Elisabeth Gerritzen is a premiere Swiss athlete who has been bagging podiums consistently on the Freeride World Tour. She is a true star in the making. She’s an incredible personality to highlight, humble yet fierce. She also loves Kicking Horse Mountain Resort in Canada 😉
ELISABETH GERRITZEN BIO
From her home town of Verbier hails rising freeride star Elisabeth Gerritzen. Coming through from the Junior Freeride Tour to topping the World Qualifier rankings and a two seasons on the big stage of the Freeride World Tour, Elisabeth showed the world what she was capable of taking home an emotional gold medal at the final hometown stop in Verbier 2019. A strong skier who charges hard and frequently winds up the day with a game of darts at the pub, Elisabeth doesn’t do compromise and can also be found studying for a master’s degree when she’s not ripping on the hill.
INTERVIEW WITH ELISABETH GERRITZEN
What are three things about you that people might not know?
EG: So many things! My skiing personality and what I decide to share on social and with the media is only a small part of my ‘real’ day-to-day life. I believe keeping an important part of my life away from followers’ attention, and therefore judgment has always been fundamental to my emotional well-being. But I’m getting off-topic. The first thing that comes to my mind is the fact that I am a bike messenger in Geneva in the summer. I work within a small delivery co-op so my colleagues and I are our own bosses, which is great because I dislike hierarchy and the authority that inevitably comes with it. Another thing people might not know about me is that I grew up wanting to be a professional soccer player. Unfortunately, this was a highly unrealistic dream as I was, and still am, a very average player. I eventually stopped playing midway through high school when freeskiing started to take up a lot of my time. Last but not least, most people don’t know that I am binational. I was born and raised in Switzerland, but my father is Dutch—Gerritzen is a typical dutch last name—and I feel very close to his culture and country. This is ironic because the Netherlands are known to be the flattest country in the world. The Dutch are very avid skiers nevertheless. They tend to colonize European alpine resorts during school holidays. I also think it’s the country with the most indoor skiing infrastructures per square meter. Though, this is nothing to be proud of as these so-called fridges have a disastrous impact on the environment.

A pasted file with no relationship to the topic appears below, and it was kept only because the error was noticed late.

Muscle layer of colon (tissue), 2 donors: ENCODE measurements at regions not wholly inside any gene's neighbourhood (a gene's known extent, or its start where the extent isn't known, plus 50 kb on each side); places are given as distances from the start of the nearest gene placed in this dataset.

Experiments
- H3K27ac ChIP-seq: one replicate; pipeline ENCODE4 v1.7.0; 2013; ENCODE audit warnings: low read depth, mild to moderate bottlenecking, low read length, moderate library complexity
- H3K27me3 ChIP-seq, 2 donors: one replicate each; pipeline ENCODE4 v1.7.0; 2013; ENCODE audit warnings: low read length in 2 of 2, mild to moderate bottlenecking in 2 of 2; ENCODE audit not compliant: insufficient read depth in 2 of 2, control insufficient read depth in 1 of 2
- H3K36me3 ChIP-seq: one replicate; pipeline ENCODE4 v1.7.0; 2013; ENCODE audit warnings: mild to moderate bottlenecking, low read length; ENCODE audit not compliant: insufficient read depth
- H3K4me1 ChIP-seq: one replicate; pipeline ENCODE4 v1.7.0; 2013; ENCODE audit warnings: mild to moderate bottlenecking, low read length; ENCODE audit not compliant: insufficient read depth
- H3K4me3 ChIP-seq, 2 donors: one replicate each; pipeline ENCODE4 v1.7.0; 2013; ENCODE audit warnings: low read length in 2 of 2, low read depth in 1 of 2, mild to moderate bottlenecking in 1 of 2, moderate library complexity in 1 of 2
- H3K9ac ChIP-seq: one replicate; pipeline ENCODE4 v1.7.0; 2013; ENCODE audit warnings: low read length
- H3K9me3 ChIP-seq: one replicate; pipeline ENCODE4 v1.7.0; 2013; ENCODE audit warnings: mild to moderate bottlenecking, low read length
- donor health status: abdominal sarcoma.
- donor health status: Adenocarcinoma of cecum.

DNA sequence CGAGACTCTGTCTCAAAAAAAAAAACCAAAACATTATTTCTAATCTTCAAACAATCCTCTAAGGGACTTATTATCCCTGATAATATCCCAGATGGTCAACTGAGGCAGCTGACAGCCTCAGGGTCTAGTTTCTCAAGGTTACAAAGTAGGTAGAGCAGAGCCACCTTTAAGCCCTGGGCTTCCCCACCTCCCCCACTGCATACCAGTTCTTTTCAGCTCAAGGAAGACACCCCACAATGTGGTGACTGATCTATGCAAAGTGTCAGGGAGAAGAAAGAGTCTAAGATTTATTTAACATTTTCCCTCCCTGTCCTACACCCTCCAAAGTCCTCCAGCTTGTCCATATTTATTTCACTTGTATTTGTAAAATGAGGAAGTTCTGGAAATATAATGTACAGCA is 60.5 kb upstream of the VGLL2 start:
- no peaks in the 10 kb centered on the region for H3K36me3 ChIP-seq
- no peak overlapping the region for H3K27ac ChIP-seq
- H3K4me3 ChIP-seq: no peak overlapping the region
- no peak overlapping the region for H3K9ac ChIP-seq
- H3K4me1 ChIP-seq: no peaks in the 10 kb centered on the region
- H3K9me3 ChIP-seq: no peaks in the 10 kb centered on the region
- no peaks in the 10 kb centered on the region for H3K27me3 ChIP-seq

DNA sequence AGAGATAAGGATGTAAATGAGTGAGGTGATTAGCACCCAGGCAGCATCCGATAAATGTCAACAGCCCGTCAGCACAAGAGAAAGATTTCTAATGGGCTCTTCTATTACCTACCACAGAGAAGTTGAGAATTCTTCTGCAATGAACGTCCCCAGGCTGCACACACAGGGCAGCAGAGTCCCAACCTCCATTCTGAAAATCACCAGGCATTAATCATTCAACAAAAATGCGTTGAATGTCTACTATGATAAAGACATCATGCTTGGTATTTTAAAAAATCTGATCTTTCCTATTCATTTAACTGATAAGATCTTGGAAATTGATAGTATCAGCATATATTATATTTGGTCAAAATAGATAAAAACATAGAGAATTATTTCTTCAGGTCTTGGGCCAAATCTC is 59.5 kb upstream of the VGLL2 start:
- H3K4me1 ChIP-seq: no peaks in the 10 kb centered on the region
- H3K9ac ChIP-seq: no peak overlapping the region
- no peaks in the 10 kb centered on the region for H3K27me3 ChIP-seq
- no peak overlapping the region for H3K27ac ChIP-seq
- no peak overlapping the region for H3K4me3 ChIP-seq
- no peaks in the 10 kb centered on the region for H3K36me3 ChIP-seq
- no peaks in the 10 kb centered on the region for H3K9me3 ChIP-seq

Can you share some thoughts on the ski season that you were having, and what it felt like to have the season cut short? Specifically with regards to the cancellation of the Verbier Extreme contest?
EG: To be honest, we sort of saw it coming. We were in Japan for the first stop of the Tour when the media first started talking about the Corona Virus in January. It sounded pretty serious and the Japanese government was already taking measures. It was hard to foresee how rapidly it would evolve, but my gut feeling was not too optimistic. It’s a miracle we didn’t have to cancel the Fieberbrunn stop, as well. On a more personal level, I was having a good season, I felt confident on my skis and generally in good spirits about the whole thing. After ending up third three times in a row I figured I wanted to step it up in Austria and crashed after coming in too hot on my first cliff drop. I think this is a big part of competitive freeriding—skiing within your comfort zone for too long and getting frustrated by good-but-not-excellent results, you try to step it up and sometimes you end up being a little bit too pretentious on a line choice. It’s a metaphor for life. Concerning the cancellation of the Xtreme, I was obviously disappointed. Having won last year and more generally having had the best day of my life with amazing support from the entire Verbier community, close friends, and family, it is the kind of emotion one only wishes to recreate. I guess kind of like a drug. Don’t do drugs, kids. But with hindsight, and considering how widespread the epidemic is today, canceling was the right thing to do. Turns out skiing is not that important in the grand scheme of things, and this was a good reminder.